On this range they not only have home-made building facades with cutouts of cops and a blown up photo of Lou Ann, but even a police helicopter that they move around using a pulley system. I like the Disneyland-Jungle-Cruise type detail of the jailbreak scene where a mannequin in striped jail uniform is standing on the shoulders of another, trying to climb the wall.
Alex, the psychotic leader of the gang, is played by Michael Des Barres, a character actor who appears in TO SIR WITH LOVE, GHOULIES and UNDER SIEGE. But he’s also a singer and songwriter. He co-wrote the familiar ’80s hit “Obsession” by Animotion. Here’s his original version recorded for the John G. Avildsen movie A NIGHT IN HEAVEN:
But most importantly he was the lead singer of Power Station after Robert Plant left, and wrote their song “We Fight For Love” that’s on COMMANDO.
The Birthright also includes the interesting looking John Dennis Johnston as Waycross, Sven-Ole Thorsen as “Birthright Thug” (I think he has one line) and Bill Moseley (THE DEVIL’S REJECTS) as Darrell, who other than apparently being a total scumbag seems pretty nice. He likes Tommy’s fake racist persona, thinks he’s a funny guy, and welcomes him to the compound. It’s not a huge role, but he gets more screen time than in most of his non-TEXAS CHAINSAW MASSACRE 2 movies he did in the ’80s, and gets to do alot of the Chop Top laugh. And like in TCM2 he drives a big redneck truck with some dudes on it chasing somebody, but they’re using guns instead of a chainsaw and none of the dudes are a dead body being used as a puppet.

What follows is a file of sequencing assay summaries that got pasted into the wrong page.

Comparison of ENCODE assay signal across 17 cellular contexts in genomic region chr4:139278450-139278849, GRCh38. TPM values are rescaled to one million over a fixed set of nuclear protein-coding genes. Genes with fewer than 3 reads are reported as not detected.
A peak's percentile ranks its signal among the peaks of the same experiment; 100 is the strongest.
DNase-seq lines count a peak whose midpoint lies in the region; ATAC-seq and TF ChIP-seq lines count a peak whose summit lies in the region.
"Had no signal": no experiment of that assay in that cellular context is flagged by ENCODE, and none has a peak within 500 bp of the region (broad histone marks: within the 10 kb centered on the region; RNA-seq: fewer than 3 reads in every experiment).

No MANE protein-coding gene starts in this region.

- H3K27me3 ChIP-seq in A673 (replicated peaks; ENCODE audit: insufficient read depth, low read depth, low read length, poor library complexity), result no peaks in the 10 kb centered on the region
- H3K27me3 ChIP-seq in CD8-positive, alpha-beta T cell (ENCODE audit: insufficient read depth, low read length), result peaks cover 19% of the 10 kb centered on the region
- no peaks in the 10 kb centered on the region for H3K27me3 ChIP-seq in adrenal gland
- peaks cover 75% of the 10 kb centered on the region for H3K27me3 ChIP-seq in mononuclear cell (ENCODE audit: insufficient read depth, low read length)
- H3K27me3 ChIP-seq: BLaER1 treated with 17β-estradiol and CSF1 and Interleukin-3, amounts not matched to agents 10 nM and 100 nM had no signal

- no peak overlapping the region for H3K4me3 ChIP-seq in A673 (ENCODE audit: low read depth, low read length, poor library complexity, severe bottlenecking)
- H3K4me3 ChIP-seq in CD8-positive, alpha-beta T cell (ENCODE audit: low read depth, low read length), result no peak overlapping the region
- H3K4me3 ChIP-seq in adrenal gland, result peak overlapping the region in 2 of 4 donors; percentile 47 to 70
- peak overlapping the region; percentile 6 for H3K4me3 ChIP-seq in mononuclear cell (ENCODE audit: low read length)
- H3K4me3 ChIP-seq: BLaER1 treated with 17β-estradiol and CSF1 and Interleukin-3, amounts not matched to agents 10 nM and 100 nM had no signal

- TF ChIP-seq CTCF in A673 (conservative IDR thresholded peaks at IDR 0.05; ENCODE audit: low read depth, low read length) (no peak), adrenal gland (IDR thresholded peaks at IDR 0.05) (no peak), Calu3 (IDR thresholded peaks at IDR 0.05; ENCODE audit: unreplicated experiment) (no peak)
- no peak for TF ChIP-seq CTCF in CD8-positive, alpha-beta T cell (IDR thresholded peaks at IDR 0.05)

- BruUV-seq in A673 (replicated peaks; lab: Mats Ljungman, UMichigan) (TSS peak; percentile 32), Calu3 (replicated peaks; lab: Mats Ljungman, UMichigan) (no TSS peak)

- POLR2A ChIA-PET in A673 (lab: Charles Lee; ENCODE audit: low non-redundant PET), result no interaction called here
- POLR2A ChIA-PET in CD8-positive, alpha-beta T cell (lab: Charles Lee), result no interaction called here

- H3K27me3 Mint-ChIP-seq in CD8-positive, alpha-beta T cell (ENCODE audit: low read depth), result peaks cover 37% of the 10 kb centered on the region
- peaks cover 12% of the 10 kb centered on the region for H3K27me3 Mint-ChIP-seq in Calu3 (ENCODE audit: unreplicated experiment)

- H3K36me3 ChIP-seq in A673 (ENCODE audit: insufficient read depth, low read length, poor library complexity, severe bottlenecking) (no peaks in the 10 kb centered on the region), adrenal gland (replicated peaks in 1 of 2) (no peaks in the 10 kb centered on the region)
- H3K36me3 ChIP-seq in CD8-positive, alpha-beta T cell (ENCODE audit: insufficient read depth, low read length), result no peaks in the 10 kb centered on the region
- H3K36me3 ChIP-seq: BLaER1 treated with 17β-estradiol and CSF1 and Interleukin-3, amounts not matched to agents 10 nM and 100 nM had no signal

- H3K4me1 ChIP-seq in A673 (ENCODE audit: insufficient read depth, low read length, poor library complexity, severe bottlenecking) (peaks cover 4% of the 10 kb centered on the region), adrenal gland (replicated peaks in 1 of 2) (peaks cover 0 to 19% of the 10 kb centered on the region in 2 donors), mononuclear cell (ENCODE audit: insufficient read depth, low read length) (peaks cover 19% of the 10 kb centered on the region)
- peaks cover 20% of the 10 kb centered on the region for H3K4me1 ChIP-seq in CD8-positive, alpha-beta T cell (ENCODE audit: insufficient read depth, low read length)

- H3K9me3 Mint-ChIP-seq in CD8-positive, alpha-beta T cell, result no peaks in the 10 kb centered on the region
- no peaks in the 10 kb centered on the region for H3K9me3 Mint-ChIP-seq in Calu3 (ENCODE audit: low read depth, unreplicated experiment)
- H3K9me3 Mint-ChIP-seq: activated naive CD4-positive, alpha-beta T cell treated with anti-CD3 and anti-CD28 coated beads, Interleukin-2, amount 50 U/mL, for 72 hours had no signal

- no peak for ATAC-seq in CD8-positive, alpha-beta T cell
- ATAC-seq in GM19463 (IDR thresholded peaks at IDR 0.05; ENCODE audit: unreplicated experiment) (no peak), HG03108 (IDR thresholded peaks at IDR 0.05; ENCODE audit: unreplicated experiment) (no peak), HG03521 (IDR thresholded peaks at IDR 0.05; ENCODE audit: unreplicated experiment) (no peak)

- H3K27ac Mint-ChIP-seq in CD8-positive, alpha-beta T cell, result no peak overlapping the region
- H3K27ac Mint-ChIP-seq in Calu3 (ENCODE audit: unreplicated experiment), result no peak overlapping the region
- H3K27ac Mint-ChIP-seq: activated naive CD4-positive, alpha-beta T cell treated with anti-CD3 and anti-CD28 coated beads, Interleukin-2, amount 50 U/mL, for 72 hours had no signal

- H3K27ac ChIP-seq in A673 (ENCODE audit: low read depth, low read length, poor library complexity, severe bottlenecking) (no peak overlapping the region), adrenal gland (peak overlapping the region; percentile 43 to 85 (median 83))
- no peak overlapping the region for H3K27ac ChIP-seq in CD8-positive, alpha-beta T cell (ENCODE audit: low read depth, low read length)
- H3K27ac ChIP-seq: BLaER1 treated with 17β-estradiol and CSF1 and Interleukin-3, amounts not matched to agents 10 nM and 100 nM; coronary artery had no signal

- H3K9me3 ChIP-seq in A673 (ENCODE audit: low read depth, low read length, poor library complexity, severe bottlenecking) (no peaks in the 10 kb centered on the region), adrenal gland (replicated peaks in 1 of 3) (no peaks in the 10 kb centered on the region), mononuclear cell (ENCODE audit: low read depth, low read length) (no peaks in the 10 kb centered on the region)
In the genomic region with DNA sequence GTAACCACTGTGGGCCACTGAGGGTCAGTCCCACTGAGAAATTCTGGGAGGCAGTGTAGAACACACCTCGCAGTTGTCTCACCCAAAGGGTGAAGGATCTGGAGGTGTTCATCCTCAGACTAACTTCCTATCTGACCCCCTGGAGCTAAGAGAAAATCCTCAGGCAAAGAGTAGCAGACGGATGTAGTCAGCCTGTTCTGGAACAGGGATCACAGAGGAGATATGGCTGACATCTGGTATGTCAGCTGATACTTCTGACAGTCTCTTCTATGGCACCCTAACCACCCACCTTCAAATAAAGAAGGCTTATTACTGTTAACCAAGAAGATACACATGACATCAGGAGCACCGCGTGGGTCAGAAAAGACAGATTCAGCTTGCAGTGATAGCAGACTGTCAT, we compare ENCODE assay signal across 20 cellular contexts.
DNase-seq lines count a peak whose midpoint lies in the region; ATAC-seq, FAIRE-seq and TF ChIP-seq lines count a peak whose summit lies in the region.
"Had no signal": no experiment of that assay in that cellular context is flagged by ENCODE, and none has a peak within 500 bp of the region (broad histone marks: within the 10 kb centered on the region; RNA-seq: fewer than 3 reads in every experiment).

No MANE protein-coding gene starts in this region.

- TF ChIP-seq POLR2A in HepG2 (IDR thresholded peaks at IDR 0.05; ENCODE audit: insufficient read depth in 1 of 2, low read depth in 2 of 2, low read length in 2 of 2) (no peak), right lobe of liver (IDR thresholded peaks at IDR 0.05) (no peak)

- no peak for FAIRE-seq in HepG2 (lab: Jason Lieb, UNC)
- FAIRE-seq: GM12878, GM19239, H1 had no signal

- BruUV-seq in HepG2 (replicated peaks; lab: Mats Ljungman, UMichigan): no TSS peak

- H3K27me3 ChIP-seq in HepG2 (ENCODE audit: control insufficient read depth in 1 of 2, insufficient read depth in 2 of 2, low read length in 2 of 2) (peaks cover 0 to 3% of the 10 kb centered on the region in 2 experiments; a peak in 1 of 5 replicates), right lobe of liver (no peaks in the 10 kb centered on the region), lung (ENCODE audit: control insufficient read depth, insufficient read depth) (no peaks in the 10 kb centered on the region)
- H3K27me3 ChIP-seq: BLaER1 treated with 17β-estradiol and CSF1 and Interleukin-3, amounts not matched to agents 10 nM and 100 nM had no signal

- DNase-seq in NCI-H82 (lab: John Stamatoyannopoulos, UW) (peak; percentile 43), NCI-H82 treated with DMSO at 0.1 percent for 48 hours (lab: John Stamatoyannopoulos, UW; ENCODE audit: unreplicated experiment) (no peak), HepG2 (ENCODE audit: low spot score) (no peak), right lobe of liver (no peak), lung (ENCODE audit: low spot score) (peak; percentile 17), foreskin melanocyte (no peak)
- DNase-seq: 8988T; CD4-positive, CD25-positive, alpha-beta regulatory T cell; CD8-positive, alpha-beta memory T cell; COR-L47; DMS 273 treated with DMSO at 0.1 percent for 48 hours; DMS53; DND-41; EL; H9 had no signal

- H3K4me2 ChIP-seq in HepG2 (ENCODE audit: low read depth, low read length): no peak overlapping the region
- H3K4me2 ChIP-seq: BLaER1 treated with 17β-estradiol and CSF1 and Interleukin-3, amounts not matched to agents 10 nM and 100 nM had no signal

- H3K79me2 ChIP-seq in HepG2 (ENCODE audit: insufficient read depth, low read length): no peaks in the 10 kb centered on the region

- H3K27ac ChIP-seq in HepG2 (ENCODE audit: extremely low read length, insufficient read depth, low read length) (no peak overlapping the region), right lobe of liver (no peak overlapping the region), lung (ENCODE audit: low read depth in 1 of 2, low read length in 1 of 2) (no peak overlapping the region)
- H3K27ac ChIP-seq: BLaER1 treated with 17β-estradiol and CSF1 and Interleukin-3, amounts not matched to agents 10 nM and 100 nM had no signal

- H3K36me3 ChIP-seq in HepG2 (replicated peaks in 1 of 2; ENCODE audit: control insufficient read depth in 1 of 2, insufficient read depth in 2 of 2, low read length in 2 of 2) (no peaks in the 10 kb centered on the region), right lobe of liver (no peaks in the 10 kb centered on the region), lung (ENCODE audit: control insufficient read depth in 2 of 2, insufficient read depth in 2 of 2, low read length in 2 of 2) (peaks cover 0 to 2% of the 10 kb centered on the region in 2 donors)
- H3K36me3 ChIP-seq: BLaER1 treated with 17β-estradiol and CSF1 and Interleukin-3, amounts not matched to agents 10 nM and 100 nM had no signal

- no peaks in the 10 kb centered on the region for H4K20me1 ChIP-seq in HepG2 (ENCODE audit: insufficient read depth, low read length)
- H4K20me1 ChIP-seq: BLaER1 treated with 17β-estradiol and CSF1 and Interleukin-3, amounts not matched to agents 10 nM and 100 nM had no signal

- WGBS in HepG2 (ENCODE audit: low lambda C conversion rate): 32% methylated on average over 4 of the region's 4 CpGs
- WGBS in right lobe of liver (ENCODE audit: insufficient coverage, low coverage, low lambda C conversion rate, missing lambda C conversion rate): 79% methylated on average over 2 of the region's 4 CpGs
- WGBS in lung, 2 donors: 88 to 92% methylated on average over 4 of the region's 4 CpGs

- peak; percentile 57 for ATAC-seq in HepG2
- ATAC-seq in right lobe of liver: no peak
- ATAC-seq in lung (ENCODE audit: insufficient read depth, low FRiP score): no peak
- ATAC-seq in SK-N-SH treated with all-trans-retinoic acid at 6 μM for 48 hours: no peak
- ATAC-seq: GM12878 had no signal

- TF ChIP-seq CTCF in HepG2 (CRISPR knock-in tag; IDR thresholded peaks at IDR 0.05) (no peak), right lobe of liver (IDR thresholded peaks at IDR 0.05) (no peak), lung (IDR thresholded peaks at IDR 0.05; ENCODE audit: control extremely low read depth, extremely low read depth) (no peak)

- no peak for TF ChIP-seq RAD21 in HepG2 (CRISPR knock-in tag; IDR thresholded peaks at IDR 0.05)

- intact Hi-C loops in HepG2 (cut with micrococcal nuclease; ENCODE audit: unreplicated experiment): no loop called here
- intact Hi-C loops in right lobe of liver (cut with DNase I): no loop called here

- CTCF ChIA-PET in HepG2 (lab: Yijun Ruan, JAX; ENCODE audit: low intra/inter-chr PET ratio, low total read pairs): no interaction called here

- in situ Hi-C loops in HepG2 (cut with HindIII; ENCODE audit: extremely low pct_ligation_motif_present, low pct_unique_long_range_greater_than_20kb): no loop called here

There are some other notable appearances too. I guess this gas station attendant with one line is a cameo by the singer Bryan Adams:
Eastwood regulars Bill McKinney and Geoffrey Lewis show up as, respectively, a bartender and a crazy hippie arms dealer named Ricky Z. Also Frances Fisher (UNFORGIVEN, TRUE CRIME) is Lou Ann’s sister who takes care of the baby, and James Cromwell (SPACE COWBOYS) is “Motel Desk Clerk,” which is a more significant role than it sounds like. He’s a friendly guy running a shitty hotel who parks the Caddy in a barn where chickens shit all over it.
And there’s a weird part where Tommy stops in a casino in Reno and this guy is on stage doing a weird Elvis impression:
This was a year after Jim Carrey had been in THE DEAD POOL, three years before In Living Color. He’d actually done big parts in ONCE BITTEN and stuff, so it’s kind of weird that he has this little less-than-a-minute stage appearance here. The best part about it is the pretentious credit he gets for it:
At the time this was made it was different from now – you could just say somebody was a white supremacist, and that meant they were the bad guys. It was shorthand for “they are disgusting horrible people who clearly deserve whatever Clint is gonna give them.” We don’t even see these guys committing any hate crimes, I think it’s pretty much all white people in the movie, but it was assumed that any decent human of any race automatically knew that white supremacists were shitbags. Back then they would not have even been considered for the presidential cabinet or to be “provocateur” media celebrities with major book deals. So they just sat around doing speed and talking angrily about their friend Roy’s wife as “the female.”